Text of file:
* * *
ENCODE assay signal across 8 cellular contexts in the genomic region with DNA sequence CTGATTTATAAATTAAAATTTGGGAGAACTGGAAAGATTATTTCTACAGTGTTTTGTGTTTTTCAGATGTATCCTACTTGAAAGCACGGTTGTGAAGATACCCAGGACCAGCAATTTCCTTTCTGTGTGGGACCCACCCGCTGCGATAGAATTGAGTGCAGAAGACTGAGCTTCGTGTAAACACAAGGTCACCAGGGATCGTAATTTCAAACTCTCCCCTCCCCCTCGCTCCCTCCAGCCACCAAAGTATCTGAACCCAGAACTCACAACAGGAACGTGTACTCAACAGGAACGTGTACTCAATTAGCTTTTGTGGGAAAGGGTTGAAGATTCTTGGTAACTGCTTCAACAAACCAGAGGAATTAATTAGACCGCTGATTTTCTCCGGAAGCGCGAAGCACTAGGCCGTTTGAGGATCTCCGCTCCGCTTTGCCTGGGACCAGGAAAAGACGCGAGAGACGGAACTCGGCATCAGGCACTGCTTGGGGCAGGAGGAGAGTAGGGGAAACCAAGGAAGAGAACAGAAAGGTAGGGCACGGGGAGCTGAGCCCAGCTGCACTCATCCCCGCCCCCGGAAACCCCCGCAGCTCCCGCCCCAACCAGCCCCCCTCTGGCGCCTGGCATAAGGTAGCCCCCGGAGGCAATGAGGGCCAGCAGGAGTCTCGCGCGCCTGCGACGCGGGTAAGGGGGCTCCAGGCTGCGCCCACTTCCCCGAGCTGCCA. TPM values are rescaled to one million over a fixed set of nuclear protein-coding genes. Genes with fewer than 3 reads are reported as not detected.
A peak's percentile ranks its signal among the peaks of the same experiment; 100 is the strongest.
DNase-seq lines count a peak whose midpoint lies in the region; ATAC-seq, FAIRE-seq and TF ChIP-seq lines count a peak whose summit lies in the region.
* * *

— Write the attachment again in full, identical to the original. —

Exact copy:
ENCODE assay signal across 8 cellular contexts in the genomic region with DNA sequence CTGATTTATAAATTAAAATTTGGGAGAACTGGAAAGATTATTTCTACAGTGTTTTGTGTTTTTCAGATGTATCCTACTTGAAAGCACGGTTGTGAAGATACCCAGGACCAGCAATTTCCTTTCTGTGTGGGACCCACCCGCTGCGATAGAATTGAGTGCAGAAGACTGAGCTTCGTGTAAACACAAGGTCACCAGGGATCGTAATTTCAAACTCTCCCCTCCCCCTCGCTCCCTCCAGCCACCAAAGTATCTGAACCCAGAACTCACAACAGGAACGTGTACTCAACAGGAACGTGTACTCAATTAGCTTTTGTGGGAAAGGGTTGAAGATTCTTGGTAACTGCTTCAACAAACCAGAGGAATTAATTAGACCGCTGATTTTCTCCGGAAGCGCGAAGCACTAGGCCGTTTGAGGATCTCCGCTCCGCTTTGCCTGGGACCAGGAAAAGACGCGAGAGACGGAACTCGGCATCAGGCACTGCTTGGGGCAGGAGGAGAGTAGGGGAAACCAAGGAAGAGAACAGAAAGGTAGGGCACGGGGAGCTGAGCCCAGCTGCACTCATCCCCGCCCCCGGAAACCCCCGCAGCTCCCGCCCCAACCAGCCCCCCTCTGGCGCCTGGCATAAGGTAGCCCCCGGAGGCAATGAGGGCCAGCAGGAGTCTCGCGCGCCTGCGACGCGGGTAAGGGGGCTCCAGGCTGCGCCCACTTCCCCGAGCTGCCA. TPM values are rescaled to one million over a fixed set of nuclear protein-coding genes. Genes with fewer than 3 reads are reported as not detected.
A peak's percentile ranks its signal among the peaks of the same experiment; 100 is the strongest.
DNase-seq lines count a peak whose midpoint lies in the region; ATAC-seq, FAIRE-seq and TF ChIP-seq lines count a peak whose summit lies in the region.